Piecing Me Together by Renée Watson, 272 pp, RL: Middle Grade

Piecing Me Together by Renée Watson
Published by Bloomsbury
 Library Bound Copy from my Library

"I am learning to speak. / To give myself a way out. A way in."  These are the first words spoken by narrator Jade Butler and, while she is speaking specifically about learning Spanish so that she can travel to a foreign country, over the course of the novel she learns to speak - to speak up and speak out about what she wants, who she is, and what matters to her - and finds her voice. As a narrator, sixteen-year-old Jade's voice is quietly compelling. She is an Black girl being raised by her overworked, underpaid mother in Portland, Oregon, and attending a predominantly white private school. She describes herself as having "coal skin and hula-hoop hips." She is an artist, creating collages from photographs she takes and scraps of mementos from her life, putting her vision and experience on the page. Jade is also a thoughtful observer and a thinker and Watson does a stunning job not only getting readers into her head, but giving them the potential for a genuine empathetic experience as Jade pieces together the many disparate parts of her life through her work as an artist.

Jade's mother wants her to have opportunities, and that is why she is attending St. Francis on a full scholarship. Meeting with her school counselor on the first day of school, Jade thinks she will be getting information about the Junior Year Study Abroad program she hopes to be nominated for but instead, learns that she has been nominated to join Woman to Woman, a need-based mentorship program for Black girls that includes a scholarship to any college in Oregon. Jade bristles at the idea that she needs this, but knows that she cannot pass up a college scholarship.

Watson adds layer after layer of issues, from race and class, need and privilege, deficit thinking and racial profiling, to Jade's story and it is gripping watching her struggle. Jade's mentor, Maxine, is also Black and a graduate of St. Francis, coming from a wealthy family of professionals - doctors, real estate agents, gallery owners. Maxine is preoccupied and unavailable and seems to be using her participation in Women to Women and Jade herself as a way of showing her parents that she is doing something with her life post-college. Jade's friendship Sam, a white scholarship student who rides the same city bus to school, brings issues of race into play, both when Sam is nominated for the Study Abroad program and Jade isn't and also when the two are shopping and Jade is the only customer asked to leave her backpack at the counter.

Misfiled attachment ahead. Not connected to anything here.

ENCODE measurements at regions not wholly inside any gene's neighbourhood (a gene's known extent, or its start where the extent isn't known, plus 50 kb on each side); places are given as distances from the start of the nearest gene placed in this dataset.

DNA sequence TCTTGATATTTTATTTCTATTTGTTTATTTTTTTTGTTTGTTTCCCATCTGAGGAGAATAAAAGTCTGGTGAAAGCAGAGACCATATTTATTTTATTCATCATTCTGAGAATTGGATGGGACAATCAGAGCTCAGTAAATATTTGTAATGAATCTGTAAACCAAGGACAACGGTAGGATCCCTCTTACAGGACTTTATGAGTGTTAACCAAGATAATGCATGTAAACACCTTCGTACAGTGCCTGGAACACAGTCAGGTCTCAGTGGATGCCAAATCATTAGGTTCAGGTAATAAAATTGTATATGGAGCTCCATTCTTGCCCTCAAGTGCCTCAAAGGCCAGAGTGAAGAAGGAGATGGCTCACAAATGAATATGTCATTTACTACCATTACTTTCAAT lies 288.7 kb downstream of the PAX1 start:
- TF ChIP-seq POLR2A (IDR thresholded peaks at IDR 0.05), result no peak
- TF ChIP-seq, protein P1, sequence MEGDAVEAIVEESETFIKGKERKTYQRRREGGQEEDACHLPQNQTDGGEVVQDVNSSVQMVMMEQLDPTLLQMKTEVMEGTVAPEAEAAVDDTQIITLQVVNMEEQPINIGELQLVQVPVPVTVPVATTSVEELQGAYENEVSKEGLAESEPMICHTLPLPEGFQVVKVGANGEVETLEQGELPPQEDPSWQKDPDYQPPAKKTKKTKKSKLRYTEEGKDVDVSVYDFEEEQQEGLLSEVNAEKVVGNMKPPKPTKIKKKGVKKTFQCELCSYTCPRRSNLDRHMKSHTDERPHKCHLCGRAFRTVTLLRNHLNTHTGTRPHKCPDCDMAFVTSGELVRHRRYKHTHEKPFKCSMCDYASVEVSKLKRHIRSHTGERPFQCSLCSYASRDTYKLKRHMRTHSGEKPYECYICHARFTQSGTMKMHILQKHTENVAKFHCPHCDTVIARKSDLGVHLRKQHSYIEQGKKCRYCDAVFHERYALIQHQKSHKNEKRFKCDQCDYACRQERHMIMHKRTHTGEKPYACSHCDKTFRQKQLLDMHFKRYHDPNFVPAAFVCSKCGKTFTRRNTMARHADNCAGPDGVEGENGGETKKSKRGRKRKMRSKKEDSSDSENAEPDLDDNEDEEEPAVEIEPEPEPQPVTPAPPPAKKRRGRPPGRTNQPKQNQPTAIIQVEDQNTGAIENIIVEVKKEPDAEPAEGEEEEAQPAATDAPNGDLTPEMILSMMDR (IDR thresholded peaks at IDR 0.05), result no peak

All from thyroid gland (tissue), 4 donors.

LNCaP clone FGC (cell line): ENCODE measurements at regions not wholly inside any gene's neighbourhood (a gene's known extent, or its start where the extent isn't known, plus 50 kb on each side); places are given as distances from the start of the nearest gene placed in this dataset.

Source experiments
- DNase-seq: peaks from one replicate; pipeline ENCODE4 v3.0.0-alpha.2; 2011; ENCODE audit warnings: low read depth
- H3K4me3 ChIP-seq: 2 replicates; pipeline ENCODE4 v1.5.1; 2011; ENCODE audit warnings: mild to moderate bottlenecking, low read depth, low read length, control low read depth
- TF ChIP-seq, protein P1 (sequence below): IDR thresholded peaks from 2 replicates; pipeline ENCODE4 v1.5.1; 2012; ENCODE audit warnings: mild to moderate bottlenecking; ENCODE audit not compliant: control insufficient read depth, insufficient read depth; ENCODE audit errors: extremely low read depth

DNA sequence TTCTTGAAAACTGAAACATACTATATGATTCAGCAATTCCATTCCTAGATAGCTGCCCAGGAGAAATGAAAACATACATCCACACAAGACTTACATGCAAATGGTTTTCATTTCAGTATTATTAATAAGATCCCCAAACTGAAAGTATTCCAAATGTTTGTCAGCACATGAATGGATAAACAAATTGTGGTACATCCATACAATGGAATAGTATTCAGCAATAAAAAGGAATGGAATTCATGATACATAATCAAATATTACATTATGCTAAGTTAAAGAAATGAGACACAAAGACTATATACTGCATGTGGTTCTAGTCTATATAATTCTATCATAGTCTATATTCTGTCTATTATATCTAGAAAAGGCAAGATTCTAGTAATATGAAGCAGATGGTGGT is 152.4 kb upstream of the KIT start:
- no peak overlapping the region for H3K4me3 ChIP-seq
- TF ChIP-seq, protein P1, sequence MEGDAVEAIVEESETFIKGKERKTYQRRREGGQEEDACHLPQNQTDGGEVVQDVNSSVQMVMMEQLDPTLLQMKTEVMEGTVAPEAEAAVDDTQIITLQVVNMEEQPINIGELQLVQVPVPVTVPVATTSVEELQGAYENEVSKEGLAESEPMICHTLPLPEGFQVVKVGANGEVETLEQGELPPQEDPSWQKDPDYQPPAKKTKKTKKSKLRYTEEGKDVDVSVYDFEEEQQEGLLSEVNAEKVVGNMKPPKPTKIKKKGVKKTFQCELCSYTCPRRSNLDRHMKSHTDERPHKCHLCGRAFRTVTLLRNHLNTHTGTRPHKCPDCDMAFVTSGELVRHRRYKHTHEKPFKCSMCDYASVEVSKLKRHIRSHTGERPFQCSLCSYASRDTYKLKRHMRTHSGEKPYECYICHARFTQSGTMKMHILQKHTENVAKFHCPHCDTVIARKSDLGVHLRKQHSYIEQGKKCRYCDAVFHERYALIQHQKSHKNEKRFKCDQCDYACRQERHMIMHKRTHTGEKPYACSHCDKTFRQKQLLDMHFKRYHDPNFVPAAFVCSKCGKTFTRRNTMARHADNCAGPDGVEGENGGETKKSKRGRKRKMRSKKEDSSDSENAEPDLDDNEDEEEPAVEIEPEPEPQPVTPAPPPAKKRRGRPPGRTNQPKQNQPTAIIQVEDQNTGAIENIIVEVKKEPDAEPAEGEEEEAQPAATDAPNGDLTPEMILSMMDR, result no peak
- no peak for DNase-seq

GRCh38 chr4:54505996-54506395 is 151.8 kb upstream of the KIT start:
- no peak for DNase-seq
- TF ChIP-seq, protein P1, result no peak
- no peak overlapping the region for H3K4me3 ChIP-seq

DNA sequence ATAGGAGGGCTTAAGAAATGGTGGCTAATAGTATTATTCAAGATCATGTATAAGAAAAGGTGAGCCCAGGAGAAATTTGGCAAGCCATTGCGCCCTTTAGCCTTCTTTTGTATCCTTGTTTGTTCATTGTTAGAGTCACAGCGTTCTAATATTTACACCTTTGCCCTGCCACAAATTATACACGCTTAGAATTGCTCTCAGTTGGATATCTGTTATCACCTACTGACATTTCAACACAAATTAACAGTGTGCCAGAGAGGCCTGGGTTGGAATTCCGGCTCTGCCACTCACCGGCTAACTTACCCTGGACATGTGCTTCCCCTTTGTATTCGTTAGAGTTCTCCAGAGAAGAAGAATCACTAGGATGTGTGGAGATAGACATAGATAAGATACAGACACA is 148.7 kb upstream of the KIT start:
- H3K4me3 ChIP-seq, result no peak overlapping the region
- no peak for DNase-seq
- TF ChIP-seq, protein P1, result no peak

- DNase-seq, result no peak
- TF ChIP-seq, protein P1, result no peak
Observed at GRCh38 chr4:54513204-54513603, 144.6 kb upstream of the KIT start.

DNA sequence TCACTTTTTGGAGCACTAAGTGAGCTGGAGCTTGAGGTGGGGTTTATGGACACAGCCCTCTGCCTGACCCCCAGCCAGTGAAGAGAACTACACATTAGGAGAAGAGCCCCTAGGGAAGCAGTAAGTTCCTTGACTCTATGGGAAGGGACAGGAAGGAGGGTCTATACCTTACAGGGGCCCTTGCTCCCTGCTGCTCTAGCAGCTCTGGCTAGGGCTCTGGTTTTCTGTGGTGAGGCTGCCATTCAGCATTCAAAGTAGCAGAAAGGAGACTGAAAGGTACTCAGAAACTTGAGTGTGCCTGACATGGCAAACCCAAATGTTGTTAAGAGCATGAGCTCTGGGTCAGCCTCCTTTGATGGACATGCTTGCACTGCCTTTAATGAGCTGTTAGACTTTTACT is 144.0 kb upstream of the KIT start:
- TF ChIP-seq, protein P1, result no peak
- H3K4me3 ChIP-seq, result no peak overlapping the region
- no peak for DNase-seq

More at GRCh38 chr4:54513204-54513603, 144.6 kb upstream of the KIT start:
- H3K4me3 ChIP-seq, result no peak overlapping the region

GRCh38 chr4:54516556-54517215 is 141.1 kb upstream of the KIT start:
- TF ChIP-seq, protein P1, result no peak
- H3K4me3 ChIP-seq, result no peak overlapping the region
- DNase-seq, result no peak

The catalyst for Jade comes when a fifteen-year-old Black girl is badly beaten by police in nearby Vancouver. Jade begins to find her voice, to speak out at school, with Maxine and Sam, at Woman to Woman. Pulling together her work as an artist, the connections she has made by participating in Woman to Woman and with a teacher at St. Francis, and her childhood friends, Watson delivers a triumphant, hard won and deserved climax for Jade. 

Piecing Me Together won the Coretta Scott King Author award and a Newbery Honor in 2018. Because of the Newbery Honor and the juvenile original cover art (as seen below), I was surprised to begin reading and learn that main character and narrator Jade is sixteen and a junior in high school. I'm not sure why it wasn't given a Printz award, which recognizes the best book for teens, especially in the same year that Angie Thomas's The Hate U Give won a Printz Honor. That said, while a lot of the themes are similar in these two books, Watson's book is one that can sit comfortably on the shelves of an elementary and/or middle school library. Finally, I used the foreign cover of this book, rather than the U.S. cover because, at the top of my review because, with deepest apologies to the artist who created it, I think the original cover does a horrible job representing Jade and the story she tells. Even though I had read the blurb for this book and was intrigued by the plot, it sat on the shelf of my library for months because of the cover, which to me calls to mind the 1970s, not the totally contemporary, vital story that lies within. 

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